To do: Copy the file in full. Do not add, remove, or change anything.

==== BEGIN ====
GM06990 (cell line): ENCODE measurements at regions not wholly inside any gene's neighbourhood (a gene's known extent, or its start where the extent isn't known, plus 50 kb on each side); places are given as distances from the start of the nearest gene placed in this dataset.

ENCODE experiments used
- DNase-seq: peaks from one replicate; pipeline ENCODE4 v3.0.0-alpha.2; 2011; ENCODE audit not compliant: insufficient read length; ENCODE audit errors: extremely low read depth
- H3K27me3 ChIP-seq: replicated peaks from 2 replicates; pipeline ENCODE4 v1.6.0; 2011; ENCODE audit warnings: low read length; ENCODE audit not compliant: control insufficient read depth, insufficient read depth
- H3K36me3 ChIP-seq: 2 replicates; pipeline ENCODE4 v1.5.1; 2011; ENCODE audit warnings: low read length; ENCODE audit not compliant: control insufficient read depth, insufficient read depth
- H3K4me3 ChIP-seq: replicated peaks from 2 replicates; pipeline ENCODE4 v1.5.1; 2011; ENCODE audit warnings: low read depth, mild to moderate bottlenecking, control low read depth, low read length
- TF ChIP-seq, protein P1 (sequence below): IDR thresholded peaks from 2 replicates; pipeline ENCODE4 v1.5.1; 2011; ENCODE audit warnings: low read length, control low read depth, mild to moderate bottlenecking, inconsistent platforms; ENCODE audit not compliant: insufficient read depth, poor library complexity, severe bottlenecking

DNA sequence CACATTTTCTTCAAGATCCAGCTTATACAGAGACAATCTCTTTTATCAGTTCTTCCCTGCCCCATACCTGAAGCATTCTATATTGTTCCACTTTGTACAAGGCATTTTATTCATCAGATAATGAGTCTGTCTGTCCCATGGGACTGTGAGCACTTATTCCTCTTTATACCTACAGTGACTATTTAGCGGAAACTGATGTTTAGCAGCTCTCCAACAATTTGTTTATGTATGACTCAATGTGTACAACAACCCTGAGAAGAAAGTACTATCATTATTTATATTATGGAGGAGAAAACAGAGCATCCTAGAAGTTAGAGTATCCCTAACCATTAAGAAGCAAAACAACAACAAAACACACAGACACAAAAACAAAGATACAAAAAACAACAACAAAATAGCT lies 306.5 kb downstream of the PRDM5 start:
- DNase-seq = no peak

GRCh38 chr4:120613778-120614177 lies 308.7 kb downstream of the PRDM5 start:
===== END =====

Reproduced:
GM06990 (cell line): ENCODE measurements at regions not wholly inside any gene's neighbourhood (a gene's known extent, or its start where the extent isn't known, plus 50 kb on each side); places are given as distances from the start of the nearest gene placed in this dataset.

ENCODE experiments used
- DNase-seq: peaks from one replicate; pipeline ENCODE4 v3.0.0-alpha.2; 2011; ENCODE audit not compliant: insufficient read length; ENCODE audit errors: extremely low read depth
- H3K27me3 ChIP-seq: replicated peaks from 2 replicates; pipeline ENCODE4 v1.6.0; 2011; ENCODE audit warnings: low read length; ENCODE audit not compliant: control insufficient read depth, insufficient read depth
- H3K36me3 ChIP-seq: 2 replicates; pipeline ENCODE4 v1.5.1; 2011; ENCODE audit warnings: low read length; ENCODE audit not compliant: control insufficient read depth, insufficient read depth
- H3K4me3 ChIP-seq: replicated peaks from 2 replicates; pipeline ENCODE4 v1.5.1; 2011; ENCODE audit warnings: low read depth, mild to moderate bottlenecking, control low read depth, low read length
- TF ChIP-seq, protein P1 (sequence below): IDR thresholded peaks from 2 replicates; pipeline ENCODE4 v1.5.1; 2011; ENCODE audit warnings: low read length, control low read depth, mild to moderate bottlenecking, inconsistent platforms; ENCODE audit not compliant: insufficient read depth, poor library complexity, severe bottlenecking

DNA sequence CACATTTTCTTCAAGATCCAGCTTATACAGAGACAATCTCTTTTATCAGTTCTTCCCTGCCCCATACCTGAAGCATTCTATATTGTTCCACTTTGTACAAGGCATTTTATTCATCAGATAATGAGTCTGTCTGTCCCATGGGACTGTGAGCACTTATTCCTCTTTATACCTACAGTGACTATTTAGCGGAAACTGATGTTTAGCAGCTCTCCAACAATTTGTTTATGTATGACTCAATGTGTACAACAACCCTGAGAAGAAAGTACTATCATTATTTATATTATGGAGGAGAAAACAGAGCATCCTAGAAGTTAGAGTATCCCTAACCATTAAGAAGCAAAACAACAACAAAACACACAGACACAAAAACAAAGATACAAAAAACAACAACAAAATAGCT lies 306.5 kb downstream of the PRDM5 start:
- DNase-seq = no peak

GRCh38 chr4:120613778-120614177 lies 308.7 kb downstream of the PRDM5 start: